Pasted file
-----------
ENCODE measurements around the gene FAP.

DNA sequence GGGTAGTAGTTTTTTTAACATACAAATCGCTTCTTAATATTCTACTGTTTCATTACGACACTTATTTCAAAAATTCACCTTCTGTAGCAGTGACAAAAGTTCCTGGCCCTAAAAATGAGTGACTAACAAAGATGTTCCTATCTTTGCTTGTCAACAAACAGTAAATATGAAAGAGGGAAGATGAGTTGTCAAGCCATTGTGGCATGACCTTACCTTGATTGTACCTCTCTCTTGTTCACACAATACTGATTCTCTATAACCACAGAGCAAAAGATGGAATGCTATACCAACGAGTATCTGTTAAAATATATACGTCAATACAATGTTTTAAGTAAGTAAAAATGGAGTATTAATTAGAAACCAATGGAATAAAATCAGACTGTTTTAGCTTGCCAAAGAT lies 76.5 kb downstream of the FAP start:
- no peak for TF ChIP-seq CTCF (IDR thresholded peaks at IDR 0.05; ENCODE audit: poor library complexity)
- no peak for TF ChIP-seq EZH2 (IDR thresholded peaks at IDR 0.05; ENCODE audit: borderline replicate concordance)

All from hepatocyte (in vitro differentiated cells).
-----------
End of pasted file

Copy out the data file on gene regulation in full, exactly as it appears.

ENCODE measurements around the gene FAP.

DNA sequence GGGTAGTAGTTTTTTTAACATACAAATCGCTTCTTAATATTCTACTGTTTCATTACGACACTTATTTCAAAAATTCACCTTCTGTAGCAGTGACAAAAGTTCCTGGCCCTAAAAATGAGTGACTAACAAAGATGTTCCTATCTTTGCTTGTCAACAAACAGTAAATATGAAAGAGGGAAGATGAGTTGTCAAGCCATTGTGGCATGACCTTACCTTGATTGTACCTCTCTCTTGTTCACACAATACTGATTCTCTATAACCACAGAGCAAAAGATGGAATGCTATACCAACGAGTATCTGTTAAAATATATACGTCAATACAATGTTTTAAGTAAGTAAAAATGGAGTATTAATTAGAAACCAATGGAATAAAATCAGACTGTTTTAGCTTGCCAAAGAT lies 76.5 kb downstream of the FAP start:
- no peak for TF ChIP-seq CTCF (IDR thresholded peaks at IDR 0.05; ENCODE audit: poor library complexity)
- no peak for TF ChIP-seq EZH2 (IDR thresholded peaks at IDR 0.05; ENCODE audit: borderline replicate concordance)

All from hepatocyte (in vitro differentiated cells).